Recent news reports that about half of the Harvard Class of 2012 is under investigation and at risk for losing their diplomas for illicit collaboration on a TAKE-HOME final exam (seriously) has left Cornell students scratching their heads.

“The New York Times article says that ‘students were tripped up by a course whose tests were confusing, whose grading was inconsistent, and for which the professor and teaching assistants gave contradictory signals about what they expect.’ Hey, I think I heard that same speech from the guy who failed Orgo,” says thirsty Freshmen Kent Gonzalez. “Like actually, does the New York Times take the time to think about what they’re writing before they publish it?”

Accordingly, the professor of the course “gave out 120 A’s last year, and [would] give out 120 more.”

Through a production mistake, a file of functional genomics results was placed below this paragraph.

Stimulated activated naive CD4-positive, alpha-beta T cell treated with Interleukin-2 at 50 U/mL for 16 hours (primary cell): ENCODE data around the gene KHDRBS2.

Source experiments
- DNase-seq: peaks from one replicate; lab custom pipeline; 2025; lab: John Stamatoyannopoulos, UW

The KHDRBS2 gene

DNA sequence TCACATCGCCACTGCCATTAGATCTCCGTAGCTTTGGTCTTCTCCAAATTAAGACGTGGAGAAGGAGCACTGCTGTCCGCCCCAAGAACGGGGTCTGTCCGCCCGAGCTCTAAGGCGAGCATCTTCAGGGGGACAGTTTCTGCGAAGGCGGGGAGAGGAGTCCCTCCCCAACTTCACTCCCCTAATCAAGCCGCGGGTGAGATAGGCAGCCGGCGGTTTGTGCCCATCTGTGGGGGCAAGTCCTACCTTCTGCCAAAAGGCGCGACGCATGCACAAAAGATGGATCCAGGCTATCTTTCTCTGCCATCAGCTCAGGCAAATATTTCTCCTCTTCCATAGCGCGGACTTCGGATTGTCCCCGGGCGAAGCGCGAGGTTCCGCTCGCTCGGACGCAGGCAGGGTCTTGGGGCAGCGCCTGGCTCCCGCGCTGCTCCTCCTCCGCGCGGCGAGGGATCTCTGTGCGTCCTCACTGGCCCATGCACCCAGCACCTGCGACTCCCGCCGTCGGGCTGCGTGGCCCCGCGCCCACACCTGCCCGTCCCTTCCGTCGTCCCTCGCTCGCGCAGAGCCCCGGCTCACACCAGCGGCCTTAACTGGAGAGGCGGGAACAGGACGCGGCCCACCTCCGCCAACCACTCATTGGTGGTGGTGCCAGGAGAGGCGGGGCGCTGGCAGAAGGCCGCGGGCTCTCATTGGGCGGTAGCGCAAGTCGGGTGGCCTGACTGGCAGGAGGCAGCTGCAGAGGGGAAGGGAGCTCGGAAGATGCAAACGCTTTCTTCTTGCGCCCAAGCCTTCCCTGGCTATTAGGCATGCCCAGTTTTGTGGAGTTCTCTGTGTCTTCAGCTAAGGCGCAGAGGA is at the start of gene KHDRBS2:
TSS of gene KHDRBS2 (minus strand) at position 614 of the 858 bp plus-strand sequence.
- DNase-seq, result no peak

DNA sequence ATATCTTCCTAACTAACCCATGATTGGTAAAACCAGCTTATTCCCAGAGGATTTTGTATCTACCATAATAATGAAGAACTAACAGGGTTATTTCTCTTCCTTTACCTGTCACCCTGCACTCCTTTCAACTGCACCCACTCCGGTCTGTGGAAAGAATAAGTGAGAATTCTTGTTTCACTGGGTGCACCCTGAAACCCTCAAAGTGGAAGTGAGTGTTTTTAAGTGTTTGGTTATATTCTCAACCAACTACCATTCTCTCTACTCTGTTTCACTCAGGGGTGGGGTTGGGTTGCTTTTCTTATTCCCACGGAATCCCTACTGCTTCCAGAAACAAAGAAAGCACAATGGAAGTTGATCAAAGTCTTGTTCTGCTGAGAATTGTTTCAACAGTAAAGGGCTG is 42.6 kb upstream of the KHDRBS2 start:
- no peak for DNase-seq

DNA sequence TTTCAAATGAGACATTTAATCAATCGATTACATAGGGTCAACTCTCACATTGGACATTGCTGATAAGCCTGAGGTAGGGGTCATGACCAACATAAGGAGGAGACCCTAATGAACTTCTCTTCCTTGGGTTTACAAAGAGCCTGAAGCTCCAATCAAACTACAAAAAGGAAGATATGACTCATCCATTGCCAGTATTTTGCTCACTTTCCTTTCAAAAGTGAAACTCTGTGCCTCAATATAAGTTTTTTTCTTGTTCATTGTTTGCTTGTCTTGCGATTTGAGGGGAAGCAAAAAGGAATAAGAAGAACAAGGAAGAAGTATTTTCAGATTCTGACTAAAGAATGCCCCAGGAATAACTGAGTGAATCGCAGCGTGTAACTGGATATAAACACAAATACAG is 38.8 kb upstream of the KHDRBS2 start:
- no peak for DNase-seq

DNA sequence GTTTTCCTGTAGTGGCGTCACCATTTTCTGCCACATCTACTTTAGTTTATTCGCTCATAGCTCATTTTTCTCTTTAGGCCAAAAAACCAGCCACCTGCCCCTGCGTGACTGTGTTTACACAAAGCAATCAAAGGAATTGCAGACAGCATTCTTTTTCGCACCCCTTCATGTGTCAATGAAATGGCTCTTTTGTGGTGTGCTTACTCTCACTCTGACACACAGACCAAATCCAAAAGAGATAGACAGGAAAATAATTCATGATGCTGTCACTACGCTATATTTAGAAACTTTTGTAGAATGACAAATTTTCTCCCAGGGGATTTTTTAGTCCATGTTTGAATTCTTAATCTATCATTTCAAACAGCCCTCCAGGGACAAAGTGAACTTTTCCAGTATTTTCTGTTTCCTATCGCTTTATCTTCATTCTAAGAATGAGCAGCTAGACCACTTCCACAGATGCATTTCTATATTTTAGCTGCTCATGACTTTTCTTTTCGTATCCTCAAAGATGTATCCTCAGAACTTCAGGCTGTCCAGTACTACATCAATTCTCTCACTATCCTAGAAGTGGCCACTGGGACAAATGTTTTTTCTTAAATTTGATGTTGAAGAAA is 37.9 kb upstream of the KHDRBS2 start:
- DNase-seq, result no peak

“I’m not even sure how to respond to that,” said thirsty Freshmen Kent Gonzalez. “I’m just feeling some kind of bizarre mix of incredulity and nausea, and I’m not even drunk.”

Additionally, the final exam was completely “open book, open note, open Internet, etc.” although officially, students were strictly forbidden from consulting with each other about test. Furthermore, teaching fellows would routinely give answers on the exam to students just because they asked.

“My word!” exclaimed incredulous Harvard freshmen William James Beauford III. “That professor must be an alumnus of that dastardly institution in New Haven!”

“Ha. Haha,” said Kent Gonzalez shortly before throwing himself into a gorge.

As of press time, it is unclear whether Harvard students were also granted copies of the entire answer key to the test by their Professor, as well as whether the Professor even graded the tests at all or just gave 96% of the class A’s (that’s the percentage of Harvard students who graduate with A averages).